Vacant home rate in central Tokyo at 2% or lower

The Ministry of Land, Infrastructure, Transport and Tourism (MLIT) released their 2018 White Paper on Land for the Greater Tokyo Area on June 8. This year’s report covered the growing problem of vacant homes.

The vacant home issue in Japan refers to unused, idle homes and land in Japan and it is important not to confuse it with rental vacancy rates.

Vacant homes across Greater Tokyo have increased by 43% over the 10 years to 2013, with Ibaraki, Tochigi, Gunma and Yamanashi prefectures seeing a 62% increase, and Saitama, Chiba and Kanagawa seeing a 52% increase. Tokyo saw a 7% increase.

The outer prefectures of Ibaraki, Tochigi, Gunma and Yamanashi have seen their population enter a decline since 2000. Housing supply is starting to exceed the total number of households, creating a growing number of vacant homes in regional areas. The population in the Tokyo metropolitan area is forecast to remain fairly stable between now and 2045. The prefectures of Saitama, Chiba and Kanagawa, however, are expected to see their populations decline for the first time.

In 2013 there were 2.6 million vacant homes in Greater Tokyo, representing a 12.2% vacancy rate. Please note that two-thirds of these vacant homes are properties that are temporarily empty, such homes listed for rent or sale. If rentals, sale listings and holiday homes are removed from the figures, the vacancy rate within a 10km radius of Tokyo is less than 2%, but over 6% if the radius is extended to 70km.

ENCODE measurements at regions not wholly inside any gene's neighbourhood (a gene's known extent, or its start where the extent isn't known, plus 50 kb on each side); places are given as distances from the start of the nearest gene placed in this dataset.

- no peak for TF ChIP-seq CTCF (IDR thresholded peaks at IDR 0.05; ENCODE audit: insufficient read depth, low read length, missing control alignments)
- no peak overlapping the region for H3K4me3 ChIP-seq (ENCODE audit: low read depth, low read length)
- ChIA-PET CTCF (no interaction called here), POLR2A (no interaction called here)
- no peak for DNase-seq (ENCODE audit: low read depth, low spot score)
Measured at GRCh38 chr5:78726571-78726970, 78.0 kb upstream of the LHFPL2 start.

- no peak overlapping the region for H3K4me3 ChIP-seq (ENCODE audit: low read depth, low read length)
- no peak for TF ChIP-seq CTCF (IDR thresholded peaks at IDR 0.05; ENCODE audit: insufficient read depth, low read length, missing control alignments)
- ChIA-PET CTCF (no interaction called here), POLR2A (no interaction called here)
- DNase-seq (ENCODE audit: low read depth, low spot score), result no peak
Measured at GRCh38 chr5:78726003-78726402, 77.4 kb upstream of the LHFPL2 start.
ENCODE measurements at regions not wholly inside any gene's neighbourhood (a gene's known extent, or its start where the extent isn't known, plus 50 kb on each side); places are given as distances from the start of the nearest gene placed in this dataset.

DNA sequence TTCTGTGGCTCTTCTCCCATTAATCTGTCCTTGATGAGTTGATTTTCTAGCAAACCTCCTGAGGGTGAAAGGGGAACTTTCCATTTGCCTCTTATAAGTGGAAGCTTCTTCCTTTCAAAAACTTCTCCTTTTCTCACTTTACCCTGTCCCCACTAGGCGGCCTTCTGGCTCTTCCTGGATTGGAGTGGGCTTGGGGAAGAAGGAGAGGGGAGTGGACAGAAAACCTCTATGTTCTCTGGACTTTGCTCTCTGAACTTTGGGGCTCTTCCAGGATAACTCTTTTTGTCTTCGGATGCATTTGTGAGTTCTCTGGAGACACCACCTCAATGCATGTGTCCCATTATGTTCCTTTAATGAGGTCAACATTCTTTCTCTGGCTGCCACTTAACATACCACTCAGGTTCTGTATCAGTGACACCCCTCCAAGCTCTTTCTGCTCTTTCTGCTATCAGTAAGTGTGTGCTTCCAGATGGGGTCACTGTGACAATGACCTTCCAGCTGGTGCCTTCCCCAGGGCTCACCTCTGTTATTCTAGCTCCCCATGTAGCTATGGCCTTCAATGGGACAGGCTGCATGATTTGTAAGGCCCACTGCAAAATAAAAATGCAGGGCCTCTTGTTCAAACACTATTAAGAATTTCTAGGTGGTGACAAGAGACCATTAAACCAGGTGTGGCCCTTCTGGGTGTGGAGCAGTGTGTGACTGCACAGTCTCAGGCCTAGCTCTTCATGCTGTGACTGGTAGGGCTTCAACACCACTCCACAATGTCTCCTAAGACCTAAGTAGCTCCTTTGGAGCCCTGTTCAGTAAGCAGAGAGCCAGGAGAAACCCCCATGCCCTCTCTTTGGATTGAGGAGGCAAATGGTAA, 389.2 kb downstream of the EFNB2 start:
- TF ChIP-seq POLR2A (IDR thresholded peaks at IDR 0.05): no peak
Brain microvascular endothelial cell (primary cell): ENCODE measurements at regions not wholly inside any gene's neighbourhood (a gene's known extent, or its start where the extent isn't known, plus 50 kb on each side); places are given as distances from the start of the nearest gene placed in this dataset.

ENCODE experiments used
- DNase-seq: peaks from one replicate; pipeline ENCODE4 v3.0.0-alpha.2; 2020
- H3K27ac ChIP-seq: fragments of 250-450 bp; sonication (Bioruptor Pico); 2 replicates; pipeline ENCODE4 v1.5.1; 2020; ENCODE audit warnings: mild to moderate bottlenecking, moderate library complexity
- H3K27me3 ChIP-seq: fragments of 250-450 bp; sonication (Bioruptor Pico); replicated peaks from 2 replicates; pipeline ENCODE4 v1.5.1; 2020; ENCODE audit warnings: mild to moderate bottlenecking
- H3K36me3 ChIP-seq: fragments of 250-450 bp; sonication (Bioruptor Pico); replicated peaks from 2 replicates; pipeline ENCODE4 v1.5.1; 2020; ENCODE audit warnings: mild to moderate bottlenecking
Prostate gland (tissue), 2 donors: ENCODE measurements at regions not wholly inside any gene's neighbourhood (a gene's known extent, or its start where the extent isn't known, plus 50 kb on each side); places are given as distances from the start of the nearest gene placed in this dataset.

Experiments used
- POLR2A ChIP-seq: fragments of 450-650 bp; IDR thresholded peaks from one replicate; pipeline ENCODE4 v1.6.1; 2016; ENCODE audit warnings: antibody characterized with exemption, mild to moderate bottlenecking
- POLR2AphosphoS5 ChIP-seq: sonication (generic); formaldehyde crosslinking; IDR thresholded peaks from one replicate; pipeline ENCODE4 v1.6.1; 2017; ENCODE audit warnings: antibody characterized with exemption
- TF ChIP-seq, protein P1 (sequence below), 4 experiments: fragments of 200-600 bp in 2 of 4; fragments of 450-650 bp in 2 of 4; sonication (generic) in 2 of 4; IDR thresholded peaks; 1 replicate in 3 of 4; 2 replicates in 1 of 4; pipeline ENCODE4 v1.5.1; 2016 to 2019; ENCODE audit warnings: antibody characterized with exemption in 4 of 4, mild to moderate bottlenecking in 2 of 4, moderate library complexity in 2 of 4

The gross vacancy rate is higher in the Kinki Region (which includes Osaka), with 14.2%, and the Chubu region (which includes Nagoya) with 14.5%.

City Center Revival

In the 1970s and 1980s, people were moving out of Tokyo in droves to more affordable surrounding prefectures. This trend started to drop off dramatically in the early 1990s, and by 2000 Tokyo started to see more arrivals than departures. Residential growth has continued to concentrate in Tokyo, while populations start to age and decline in the bedtown districts.


The report also featured the ongoing gentrification in Koto Ward’s Kiyosumi-Shirakawa neighborhood in eastern Tokyo.

Historically a warehouse and small factory district, the opening of the Museum of Contemporary Art in 1995 was the forerunner to the transition towards a creative hub. Gradually, older factory buildings have been converted into galleries and cafes. Blue Bottle Coffee’s first store in Japan opened in a converted warehouse in Kiyosumi in 2015.

  • In April 2017, LYURO Tokyo Kiyosumi, a share hotel, opened on the banks of Sumida River.
  • World Neighbors Kiyosumi-Shirakawa, a share house, opened in a former company dormitory building in March 2017.

[LEFT] LYURO Tokyo Kiyosumi; [RIGHT] World Neighbors Kiyosumi-Shirakawa.
Source: MLIT, June 8, 2018.

 3,710 total views,  2 views today